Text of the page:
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In This Issue
 Wine to go? What do you do after dining out, when the bottle is half empty ... or half full?
 Turnbull 2002 Napa Valley Cabernet Sauvignon ($36)
Not cheap but excellent, another California winner from Connoisseur's Series.
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Wine to go?

You order an excellent wine to go with your restaurant meal, and when dinner is done, the bottle is half empty. Or half full, depending on your worldview. What do you do?

Common sense would dictate that you poke the cork back in the bottle and take it home to enjoy another day. But common sense, by and large, does not inform alcoholic-beverage-control laws. In most states of the U.S. and provinces of Canada, anyway, restaurants are generally not licensed for "package liquor" sales and, historically, have risked a fine or loss of their drinks license if they permit customers to carry out leftover wine.

In recent years, though, model legislation (usually pushed by the restaurant industry and wine distributors) has made its way through the law-making process in quite a few states, including New York and Massachusetts as well as a few more rural jurisdictions.

Kentucky's similar law won easy passage in March, with only nominal opposition from some lawmakers in "dry" regions. The law, as most of them do, requires that restaurant staff re-seal the bottle, place it in a container and provide a dated receipt. The consumer must keep the bottle in the trunk, a locked glove compartment or other place "inaccessible to the driver" during the quick trip home.

The changes have not gone without debate. Supporters argue that the new laws foster moderation because diners don't feel pressured to drink the whole bottle at the restaurant, then drive home. Opponents fret that drivers can all too easily defeat the system if they desire a quick swig - or several - for the road.

In Maryland, where a similar law just passed the legislature and awaits the governor's signature, a local newspaper found the expected range of opinions from cheers to jeers. Here's a link to the story in the Frederick (Md.) News-Post:

I'm guessing that most wine lovers would hail this notion as progressive and right, but what do I know? To find out, we've set up another of those fun and informal online polls on our Netscape WineLovers Community. Click here to vote:

For more advanced wine-enthusiast discussions on this or any wine-related subject, you're welcome in our non-commercial WineLovers Discussion Group, where today's article is featured at this link:

To contact me by E-mail, write wine@wineloverspage.com. I'll respond personally to the extent that time and volume permit.

Here's a simply formatted copy of today's Wine Advisor, designed to be printed out for your scrapbook or file or downloaded to your PDA or other wireless device.

Turnbull Turnbull 2002 Napa Valley Cabernet Sauvignon ($36)

Garnet color, clear but very dark; almost black at the center. Fruit-forward aromas, currants, berries and red cherries. Lots of fruit in the flavor, too; serious and balanced wine in a crowd-pleasing style. (April 8, 2006)

FOOD MATCH: Perfect with a dry-aged rib eye, slow-roasted in Chef Michael Schlow's style as discussed in yesterday's WineAdvisor FoodLetter.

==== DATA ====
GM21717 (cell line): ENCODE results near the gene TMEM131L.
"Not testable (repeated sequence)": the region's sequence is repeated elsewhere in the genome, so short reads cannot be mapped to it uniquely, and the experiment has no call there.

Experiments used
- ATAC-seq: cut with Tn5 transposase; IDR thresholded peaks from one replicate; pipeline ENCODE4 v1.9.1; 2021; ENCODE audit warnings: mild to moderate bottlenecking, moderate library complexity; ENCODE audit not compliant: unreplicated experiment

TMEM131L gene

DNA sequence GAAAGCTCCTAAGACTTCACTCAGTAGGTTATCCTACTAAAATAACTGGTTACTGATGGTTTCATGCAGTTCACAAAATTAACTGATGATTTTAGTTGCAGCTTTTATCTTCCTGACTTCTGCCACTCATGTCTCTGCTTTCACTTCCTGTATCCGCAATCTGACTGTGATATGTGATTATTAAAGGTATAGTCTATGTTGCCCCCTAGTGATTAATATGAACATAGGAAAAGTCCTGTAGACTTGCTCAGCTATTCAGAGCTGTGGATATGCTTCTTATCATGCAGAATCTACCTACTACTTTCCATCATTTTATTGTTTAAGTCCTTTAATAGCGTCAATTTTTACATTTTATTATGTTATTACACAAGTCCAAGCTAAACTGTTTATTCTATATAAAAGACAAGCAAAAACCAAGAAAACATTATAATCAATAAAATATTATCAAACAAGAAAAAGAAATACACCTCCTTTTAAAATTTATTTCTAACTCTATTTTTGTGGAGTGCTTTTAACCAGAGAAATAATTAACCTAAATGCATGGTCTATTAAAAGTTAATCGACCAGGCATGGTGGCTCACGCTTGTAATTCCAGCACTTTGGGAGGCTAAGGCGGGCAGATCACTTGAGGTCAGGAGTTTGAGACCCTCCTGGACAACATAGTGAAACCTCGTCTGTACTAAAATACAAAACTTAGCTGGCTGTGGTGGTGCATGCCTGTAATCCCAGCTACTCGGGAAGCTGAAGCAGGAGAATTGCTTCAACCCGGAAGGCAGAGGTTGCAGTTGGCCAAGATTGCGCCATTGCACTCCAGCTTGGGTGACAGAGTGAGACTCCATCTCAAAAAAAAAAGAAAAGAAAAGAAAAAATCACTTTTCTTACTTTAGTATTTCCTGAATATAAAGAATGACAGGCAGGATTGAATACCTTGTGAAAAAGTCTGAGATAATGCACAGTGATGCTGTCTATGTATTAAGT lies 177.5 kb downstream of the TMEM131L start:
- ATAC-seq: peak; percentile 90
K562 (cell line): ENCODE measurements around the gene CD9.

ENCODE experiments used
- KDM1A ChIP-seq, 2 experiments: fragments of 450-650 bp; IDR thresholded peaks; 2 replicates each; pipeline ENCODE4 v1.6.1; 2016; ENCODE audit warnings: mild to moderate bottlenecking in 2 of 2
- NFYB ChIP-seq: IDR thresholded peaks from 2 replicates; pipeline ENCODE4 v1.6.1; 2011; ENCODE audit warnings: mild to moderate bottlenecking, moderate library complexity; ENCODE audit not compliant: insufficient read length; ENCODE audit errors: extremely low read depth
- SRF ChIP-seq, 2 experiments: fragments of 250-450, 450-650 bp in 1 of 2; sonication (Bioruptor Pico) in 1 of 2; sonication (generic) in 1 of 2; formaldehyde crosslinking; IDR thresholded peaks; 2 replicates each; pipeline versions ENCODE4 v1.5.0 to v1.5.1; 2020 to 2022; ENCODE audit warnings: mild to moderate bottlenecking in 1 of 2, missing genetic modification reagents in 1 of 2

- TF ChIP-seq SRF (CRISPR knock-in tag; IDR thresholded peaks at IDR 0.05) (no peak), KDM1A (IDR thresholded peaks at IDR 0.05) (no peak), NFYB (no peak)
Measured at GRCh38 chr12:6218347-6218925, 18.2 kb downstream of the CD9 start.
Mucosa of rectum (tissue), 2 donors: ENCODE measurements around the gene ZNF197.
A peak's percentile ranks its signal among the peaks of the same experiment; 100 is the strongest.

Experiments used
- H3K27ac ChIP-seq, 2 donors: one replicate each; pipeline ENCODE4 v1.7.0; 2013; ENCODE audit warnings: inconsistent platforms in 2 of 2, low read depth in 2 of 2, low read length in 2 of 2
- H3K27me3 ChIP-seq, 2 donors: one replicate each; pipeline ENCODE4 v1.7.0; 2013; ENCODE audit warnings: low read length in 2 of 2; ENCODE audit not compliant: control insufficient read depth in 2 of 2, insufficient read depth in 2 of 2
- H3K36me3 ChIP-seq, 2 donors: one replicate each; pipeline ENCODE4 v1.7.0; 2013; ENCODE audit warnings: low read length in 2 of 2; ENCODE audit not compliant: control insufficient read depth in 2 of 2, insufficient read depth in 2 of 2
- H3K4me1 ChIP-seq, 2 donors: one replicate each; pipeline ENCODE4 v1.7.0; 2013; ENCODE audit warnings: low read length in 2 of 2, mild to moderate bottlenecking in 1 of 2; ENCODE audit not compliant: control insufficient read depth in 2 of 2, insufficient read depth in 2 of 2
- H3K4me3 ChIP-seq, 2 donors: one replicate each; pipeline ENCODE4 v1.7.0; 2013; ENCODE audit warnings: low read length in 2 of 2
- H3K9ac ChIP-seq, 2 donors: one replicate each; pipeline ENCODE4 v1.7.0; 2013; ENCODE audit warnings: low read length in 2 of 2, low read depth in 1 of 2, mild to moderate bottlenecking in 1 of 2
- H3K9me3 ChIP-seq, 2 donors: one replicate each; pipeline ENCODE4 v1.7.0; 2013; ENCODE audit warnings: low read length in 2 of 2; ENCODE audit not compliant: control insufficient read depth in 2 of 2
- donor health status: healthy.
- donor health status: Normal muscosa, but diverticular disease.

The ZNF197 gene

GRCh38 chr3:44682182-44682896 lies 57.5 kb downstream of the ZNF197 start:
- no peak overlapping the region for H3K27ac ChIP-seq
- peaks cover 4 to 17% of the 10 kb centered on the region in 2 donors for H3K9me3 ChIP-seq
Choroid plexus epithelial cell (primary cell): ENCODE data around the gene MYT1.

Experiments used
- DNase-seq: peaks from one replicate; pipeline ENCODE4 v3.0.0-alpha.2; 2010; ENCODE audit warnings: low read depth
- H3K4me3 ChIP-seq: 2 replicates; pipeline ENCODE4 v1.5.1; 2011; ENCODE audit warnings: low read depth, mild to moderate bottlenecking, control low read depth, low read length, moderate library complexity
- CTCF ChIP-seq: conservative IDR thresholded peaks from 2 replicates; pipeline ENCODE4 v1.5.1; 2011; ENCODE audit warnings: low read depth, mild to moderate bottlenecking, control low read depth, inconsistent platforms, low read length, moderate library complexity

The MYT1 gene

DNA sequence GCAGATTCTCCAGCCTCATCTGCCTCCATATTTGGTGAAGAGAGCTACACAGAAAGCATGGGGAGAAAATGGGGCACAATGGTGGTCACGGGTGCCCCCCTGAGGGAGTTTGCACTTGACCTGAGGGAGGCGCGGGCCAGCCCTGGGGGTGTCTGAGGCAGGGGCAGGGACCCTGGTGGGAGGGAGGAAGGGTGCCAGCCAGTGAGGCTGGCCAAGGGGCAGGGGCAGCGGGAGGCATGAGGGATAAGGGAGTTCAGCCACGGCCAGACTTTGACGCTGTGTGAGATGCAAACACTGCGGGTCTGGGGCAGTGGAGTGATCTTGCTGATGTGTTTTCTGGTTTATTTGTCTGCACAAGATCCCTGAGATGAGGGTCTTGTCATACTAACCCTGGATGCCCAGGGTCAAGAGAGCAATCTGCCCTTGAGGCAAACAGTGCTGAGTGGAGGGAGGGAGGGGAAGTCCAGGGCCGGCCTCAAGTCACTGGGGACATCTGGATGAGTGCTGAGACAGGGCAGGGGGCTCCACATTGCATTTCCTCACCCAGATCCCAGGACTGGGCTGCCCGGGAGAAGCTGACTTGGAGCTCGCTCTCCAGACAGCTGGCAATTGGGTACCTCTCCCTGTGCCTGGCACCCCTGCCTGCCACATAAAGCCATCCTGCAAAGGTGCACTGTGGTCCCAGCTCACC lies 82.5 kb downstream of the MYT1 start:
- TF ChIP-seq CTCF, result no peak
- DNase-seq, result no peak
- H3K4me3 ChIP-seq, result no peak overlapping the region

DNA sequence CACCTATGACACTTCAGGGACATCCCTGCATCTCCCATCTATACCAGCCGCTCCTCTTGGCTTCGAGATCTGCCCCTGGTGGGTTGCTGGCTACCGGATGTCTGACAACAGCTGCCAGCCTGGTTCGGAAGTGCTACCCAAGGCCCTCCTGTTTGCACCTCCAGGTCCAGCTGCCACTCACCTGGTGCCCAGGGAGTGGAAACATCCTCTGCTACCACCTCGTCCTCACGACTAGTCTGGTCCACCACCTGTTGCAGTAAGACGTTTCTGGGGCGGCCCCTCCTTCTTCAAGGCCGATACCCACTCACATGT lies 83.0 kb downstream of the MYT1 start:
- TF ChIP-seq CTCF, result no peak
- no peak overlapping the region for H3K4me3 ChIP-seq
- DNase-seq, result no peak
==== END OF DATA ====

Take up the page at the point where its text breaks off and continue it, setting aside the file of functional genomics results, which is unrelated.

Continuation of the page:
VALUE: In this day and age, quality, limited-production California Cabernets are no more budget wines than are top Bordeaux or premier cru Burgundies. By this lofty standard, however, a wine of the Turnbull's character is a fine buy in the $30s, capable of competing at a higher price point.

WHEN TO DRINK: This Cab appears to have been vinified for immediate enjoyment, but the nature of the variety, and this wine's structure and balance, should carry it for a decade in the cellar, an experience that should see it evolve into a more subtle if not as fruit-forward a wine.

The Turnbull Website offers details about the winery and its extensive portfolio, including a wine-buying club.

For a tech sheet on Turnbull 2002 Napa Cabernet in Adobe (PDF) format, click

I got today's wine, as I did Wednesday's Cline Bridgehead Zinfandel, from California Wine Club's Connoisseurs' Series, my most reliable source for highly rated, limited-production California wines. For more about Connoisseurs' Series, see below.

If you're in a region that Connoisseur's Series doesn't serve, you may be able to track down this hard-to-find wine using Wine-Searcher.com:

Connoisseurs Series
The Connoisseur's Series:
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Membership in California Wine Club's elite Connoisseur's Series has recently become available to WineLoversPage.com readers and our 30 Second Wine Advisor subscribers.

The Connoisseur's Series is the only wine club in America that can guarantee a monthly wine shipment of impossible-to-find, 90-plus-rated wines - each and every time. Whether you choose to receive wines monthly, every other month or quarterly, every shipment is guaranteed to include two to four bottles of California's highest-rated wines, along with detailed tasting notes, cellaring recommendations and winemaker comments. Monthly shipments average $125-$175, including all shipping and handling.

Visit http://www.cawineclub.com/connseries or call The California Wine Club at 1-800-777-4443 to learn more about The Connoisseur's Series. Feel free to tell them that I sent you ... and, if you join, please don't hesitate to contact me by E-mail and tell me what you think.

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Friday, April 14, 2006
Copyright 2006 by Robin Garr. All rights reserved.

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